The Second Circuit accurately described Beck‘s holding. Beck “delineated the precise limits § 8(a)(3) places on the negotiation and enforcement of union-security agreements.” 487 U.S. at 745 (emphasis added). The Court granted certiorari in Beck “to resolve the important question concerning the validity of such agreements.” Id. at 741-42 (emphasis added). Significantly, one of section 8(a)(3)’s limits “on the negotiation . . . of union-security agreements” Beck acknowledged is that “the ‘membership’ that may be . . . required has been ‘whittled down to its financial core.'” Id. at 745 (emphasis added) (quoting General Motors, 373 U.S. at 742). Moreover, Beck decided a “claim that the union failed to represent [nonmembers’] interests fairly and without hostility by negotiating and enforcing an agreement that allows the exaction of funds for purposes that do not serve their interests and in some cases are contrary to their personal beliefs.” Id. at 743 (emphasis added).

Thus, Buzenius, Bloom, and Schreier were correctly decided; and Electronic Workers, Nielsen, and the case here below were not.(10) SAG acted arbitrarily and in bad faith by negotiating a full membership requirement with Lakeside that was facially invalid under section 8(a)(3) as construed consistently by this Court since Radio Officers in 1954, and a full dues and fees requirement that was facially invalid under that section as authoritatively interpreted by the Court in Beck in 1988. Ms. Marquez, not SAG, was entitled to summary judgment on her claim that SAG breached the duty of fair representation by negotiating and maintaining an agreement that on its face misleadingly purported to require full membership and payment of the full dues and initiation fee required of a union member.

II. Ms. Marquez’s Claim That SAG’s Negotiation of the Misleading “Employment in the Industry” Requirement Breached the Duty of Fair Representation Is No Exception to the Federal Courts’ Concurrent Jurisdiction Over Unfair Representation Claims.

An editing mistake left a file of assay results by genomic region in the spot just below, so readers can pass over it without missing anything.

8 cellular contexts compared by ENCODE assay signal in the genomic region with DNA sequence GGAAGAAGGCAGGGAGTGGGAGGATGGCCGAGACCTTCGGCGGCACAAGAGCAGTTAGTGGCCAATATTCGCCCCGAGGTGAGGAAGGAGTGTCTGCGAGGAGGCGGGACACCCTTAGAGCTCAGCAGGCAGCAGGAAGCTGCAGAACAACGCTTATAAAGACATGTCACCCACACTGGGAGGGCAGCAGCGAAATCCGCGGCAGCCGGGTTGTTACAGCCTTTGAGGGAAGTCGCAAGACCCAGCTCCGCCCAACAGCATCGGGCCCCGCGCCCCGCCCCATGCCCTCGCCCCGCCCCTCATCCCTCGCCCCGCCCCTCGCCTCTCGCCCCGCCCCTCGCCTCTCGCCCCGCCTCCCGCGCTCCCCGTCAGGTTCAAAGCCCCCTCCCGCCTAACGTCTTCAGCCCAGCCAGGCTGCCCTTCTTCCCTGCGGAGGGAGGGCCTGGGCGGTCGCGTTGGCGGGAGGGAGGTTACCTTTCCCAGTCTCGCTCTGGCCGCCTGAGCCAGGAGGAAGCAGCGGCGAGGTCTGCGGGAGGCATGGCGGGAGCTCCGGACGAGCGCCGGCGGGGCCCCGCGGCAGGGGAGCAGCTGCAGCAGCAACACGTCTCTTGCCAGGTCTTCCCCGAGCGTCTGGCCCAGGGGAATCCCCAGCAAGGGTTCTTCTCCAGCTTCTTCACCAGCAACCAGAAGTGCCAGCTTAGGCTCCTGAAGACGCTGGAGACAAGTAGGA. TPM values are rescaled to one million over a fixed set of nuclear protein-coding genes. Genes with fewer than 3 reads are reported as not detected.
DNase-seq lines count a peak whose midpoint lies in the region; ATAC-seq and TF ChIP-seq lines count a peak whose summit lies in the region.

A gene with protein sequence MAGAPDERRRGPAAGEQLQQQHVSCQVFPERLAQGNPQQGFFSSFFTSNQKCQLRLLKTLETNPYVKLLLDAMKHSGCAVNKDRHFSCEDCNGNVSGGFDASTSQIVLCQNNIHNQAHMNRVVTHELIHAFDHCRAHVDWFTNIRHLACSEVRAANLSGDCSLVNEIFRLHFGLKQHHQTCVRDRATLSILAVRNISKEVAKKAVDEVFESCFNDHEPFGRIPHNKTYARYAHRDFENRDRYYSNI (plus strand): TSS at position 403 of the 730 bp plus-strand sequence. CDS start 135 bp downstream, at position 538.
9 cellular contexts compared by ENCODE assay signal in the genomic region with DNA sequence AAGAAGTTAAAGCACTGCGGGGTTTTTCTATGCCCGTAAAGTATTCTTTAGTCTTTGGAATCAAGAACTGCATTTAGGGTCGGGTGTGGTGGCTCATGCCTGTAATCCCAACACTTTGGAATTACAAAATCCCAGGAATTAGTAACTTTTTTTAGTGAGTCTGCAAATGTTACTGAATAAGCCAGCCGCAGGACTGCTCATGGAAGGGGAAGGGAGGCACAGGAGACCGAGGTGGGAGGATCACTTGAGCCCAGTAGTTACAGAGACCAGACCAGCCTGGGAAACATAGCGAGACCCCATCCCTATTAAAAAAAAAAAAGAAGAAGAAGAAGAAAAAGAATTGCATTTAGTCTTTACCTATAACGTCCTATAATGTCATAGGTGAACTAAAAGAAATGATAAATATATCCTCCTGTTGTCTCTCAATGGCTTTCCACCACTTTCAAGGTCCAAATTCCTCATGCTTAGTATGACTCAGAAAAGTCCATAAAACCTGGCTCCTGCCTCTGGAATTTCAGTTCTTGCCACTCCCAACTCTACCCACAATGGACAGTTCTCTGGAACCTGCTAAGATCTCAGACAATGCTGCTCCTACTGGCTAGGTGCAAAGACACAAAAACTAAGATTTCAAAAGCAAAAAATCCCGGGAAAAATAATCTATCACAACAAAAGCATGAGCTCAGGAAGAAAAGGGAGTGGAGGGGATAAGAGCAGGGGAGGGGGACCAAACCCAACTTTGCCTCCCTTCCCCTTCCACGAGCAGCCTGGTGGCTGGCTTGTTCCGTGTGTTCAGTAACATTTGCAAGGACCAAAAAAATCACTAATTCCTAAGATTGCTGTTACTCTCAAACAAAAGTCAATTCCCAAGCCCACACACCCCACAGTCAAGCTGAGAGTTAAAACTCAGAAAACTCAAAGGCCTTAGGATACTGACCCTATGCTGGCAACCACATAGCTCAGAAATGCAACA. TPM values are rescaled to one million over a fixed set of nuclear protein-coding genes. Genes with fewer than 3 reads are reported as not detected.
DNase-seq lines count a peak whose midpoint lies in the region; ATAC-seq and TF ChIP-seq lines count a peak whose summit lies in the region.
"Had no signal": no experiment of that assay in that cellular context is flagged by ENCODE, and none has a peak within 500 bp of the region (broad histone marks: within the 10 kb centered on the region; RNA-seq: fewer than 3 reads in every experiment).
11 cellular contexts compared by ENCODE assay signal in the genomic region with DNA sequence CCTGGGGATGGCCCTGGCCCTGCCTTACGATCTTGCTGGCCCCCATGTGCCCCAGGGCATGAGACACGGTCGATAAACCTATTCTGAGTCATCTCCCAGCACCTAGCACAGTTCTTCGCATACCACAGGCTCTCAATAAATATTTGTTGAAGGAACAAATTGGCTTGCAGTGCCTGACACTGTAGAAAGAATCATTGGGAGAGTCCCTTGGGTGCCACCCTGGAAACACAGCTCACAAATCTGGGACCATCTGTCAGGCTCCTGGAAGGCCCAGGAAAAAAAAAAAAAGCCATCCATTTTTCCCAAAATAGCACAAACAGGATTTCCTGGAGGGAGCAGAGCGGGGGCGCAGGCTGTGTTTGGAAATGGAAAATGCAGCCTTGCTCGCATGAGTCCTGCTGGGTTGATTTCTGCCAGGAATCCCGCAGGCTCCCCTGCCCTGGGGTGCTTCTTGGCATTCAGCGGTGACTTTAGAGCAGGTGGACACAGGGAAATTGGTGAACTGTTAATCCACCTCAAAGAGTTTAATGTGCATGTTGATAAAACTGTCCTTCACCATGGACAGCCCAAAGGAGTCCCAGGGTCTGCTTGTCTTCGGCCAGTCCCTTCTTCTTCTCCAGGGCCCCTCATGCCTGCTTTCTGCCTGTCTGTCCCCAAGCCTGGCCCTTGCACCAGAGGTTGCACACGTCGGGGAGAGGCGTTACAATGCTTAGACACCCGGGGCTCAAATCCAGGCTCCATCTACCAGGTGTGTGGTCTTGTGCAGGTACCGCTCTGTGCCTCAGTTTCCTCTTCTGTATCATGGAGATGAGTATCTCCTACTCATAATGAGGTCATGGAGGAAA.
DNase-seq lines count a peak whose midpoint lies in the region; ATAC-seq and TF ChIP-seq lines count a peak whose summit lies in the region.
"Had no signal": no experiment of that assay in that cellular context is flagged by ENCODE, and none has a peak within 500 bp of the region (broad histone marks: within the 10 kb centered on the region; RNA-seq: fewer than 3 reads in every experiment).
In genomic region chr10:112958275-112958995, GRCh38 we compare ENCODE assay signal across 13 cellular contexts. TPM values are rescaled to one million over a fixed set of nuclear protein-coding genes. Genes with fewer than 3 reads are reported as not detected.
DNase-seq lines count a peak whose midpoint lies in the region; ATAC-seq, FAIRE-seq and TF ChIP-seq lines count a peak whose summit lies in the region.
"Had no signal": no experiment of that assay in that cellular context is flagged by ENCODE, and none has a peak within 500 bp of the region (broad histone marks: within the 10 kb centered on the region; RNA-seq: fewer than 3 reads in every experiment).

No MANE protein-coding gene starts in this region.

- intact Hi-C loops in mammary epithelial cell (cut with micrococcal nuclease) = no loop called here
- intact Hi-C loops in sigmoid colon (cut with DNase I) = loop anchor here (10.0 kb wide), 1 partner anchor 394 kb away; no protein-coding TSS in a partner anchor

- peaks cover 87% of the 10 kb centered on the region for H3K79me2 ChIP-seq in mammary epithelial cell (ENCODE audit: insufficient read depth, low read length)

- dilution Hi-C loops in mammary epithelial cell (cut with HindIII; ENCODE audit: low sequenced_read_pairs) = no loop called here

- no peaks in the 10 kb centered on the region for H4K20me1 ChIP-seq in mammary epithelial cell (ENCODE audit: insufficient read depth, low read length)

The first proviso to NLRA section 8(a)(3) permits only compulsory unionism clauses in which “an employer . . . require[s] as a condition of employment membership . . . on or after the thirtieth day following the beginning of such employment.” 29 U.S.C. § 158(a)(3), 1st proviso (emphasis added). Consequently, employees have a statutory, thirty-day grace period with every employment relationship.

An employee “‘who has become delinquent in dues under a contract covering one bargaining unit cannot be denied employment under a contract covering another bargaining unit without affording him the statutory grace period in which to become current in his or her dues.'” NLRB v. Iron Workers Local 433, 767 F.2d 1438, 1442 (9th Cir. 1985) (quoting Iron Workers Local 118, 257 N.L.R.B. 564, 566 (1981), enforced per curiam, 720 F.2d 1031 (9th Cir. 1983)). Moreover, an employee has a right to a new grace period when an employer rehires him or her unless the employee was delinquent in dues when previously employed by that employer. Carpenters Local 740, 238 N.L.R.B. 159, 160-61 (1978).

The agreement between SAG and Lakeside required “as a condition of employment [by Lakeside] membership in the Union . . . thirty (30) days after [a person’s] first employment as a performer in the motion picture industry.” (J.A. at 28-29 (emphasis added).) Thus, the agreement misrepresented employees’ obligations, denying them the separate thirty-day grace period with each employment that is their statutory right, unless they were delinquent in their dues obligations in a prior employment with the same employer.